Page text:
Barely a day goes by without a new development in smart car technology, from computerized cars to driving directions. Now researchers in Switzerland are developing cars with the ultimate gift of intelligence: The ability to read our minds.
Researchers at EFPL have been developing thought-controlled wheelchair systems, and now they're taking their motion-control tech to the road, working with Nissan to build a system that can anticipate a driver's next move.
Using environmental and biometric indicators, cars will prepare themselves for an upcoming task the driver already has in mind, maybe slowing down to ready for a turn, or changing lanes in anticipation of a highway exit.
"The idea is to blend driver and vehicle intelligence together in such a way that eliminates conflicts between them," said José del R. Millán, a professor at EPFL who is leading the research project.
It will use sensors embedded in the car, as well as brain activity and eye movement patterns, to anticipate what's about to happen. Many brain-machine interfaces rely on mapping brainwaves, which requires lots of initial testing to determine a user's patterns, not to mention really deep thought to make sure there are no mixed signals. For instance, this German brainwave car we saw last winter uses the Emotiv EEG headset, which correlates brain activity to a certain command. But it has a several-second delay, definitely too long for a real-life road reaction.
EPFL says their new system also uses statistical analysis to predict a driver's intentions. It would conceivably work faster, so the car would know you're thinking "turn left" before you actually start actively thinking it.
This may be a unique system for cars, but the military is already planning an anticipation system for drones. That system would use data from air traffic control and model how piloted planes take off and land. So could a similar driver-behavior system could someday be used for fleets of autonomous cars? For now, we're OK with our cars helping us pay attention to the tasks at hand.
Well...it is definitively better, than let an Asian drive!
Looking at the young ladie in the picture, I find it kind of cute she feels the need to wear her seat belt... lol.
"ladie", my spelling just kills me. My writing ability is so diflicted at times. lol snort. Moving on.... lol.
I would be curious to see what happens to this system if a couple different things happened.
First if you are unsure about where you are going does that mean it constantly registers left right left right straight and so on? If so then that could be a major downfall to this technology
Second what happens if the driver is distracted? Can the sensors be fooled by thinking something completely different that may register the same?
Third the whole changing lanes thing freaks me out.. I can see starting to slow down as to save on the breaks, but rarely is it dangerous to go slower. On the other hand changing lanes..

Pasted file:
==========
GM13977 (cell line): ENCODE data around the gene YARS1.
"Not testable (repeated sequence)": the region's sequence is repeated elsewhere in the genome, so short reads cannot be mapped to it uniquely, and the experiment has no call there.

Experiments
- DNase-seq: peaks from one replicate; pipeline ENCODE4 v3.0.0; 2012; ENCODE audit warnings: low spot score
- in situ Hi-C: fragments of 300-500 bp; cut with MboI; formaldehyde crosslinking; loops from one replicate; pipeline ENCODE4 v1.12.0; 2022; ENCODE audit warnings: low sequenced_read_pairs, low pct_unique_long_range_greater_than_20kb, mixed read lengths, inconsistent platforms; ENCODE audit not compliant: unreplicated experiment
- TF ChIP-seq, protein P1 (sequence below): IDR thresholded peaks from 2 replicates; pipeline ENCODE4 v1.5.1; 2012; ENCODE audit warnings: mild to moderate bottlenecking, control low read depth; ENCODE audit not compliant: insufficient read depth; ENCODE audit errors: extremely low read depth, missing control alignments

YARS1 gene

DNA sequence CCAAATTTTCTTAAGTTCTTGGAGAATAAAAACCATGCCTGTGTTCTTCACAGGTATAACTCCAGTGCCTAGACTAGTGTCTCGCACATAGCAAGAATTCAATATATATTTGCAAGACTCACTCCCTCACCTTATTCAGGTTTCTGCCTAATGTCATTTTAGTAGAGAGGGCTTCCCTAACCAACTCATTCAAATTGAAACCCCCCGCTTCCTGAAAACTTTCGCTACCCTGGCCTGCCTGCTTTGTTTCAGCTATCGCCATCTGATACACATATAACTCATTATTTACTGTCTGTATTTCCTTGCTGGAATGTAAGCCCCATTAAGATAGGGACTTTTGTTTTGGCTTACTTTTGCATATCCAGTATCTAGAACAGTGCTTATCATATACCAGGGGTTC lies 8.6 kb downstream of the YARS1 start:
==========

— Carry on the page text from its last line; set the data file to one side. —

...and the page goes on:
What is missing from this system is 3 other people in the car.
One is her husband and he is upset with his wife, talking much to her very direct.
In the back seat is 2 children and one is a baby screaming at the top of its lungs. The other child is playing with moving toys.
The woman driving is also putting on her makeup and using the cell phone at the same time.
Add to this a busy traffic situation and the radio being on and air condistioner not working and the electric windows will not come down and the day is hot.
Or some part of this situation happening....
@mp I dont know what kinda women you look at, but that a guy driveing not wearing a seat belt either, that is the bottom of his sweater(does admittedly looks like a lap belt) and of course the white bands are the wiring for the electrodes.
This is all neat and dandy tech that would be great for a wheelchair,mech, or zoid but google's driversless cars will make it irrelevant. Id rather use the driving time for a productive purpose.
I dont want a car to think what im thinking, should i turn right here or at the light, or i really wanna pass this ol'lady.
I put on my glasses. Yup on the lap, the bottom to a shirt. You are correct. Yes I knew the head gear was part of the science system\experiment. Also, I was joking in that first comment.
Well if you are unsure about where you are going does that mean it constantly registers left right left right straight and so on? If so then that could be a major downfall to this technology. Scientists also came up with this mind controlled car breaking system but did it actually work? www.liveoncampus.com/wire/show/3069366
This has to be the most ridiculous underthought out experiment ever. How unreliable would the tech be, mistaking a glance to the left for the intention to change lanes could kill. Also what about when people are in indecision? will the car just do what it wants?
That girl in her home study drives course keeps repeating to herself.
I AM GOING TO PASS THAT STUPID DRIVERS TEST! I AM GOING TO PAST THAT STUPID DRIVERS TEST! I AM....
well you understand...
What happens when you have someone that does not know how to drive in the first place? I would not relay on this for a second, give me a good old wheel and brake and I will do everything myself
@muhaddib learn some English dipshit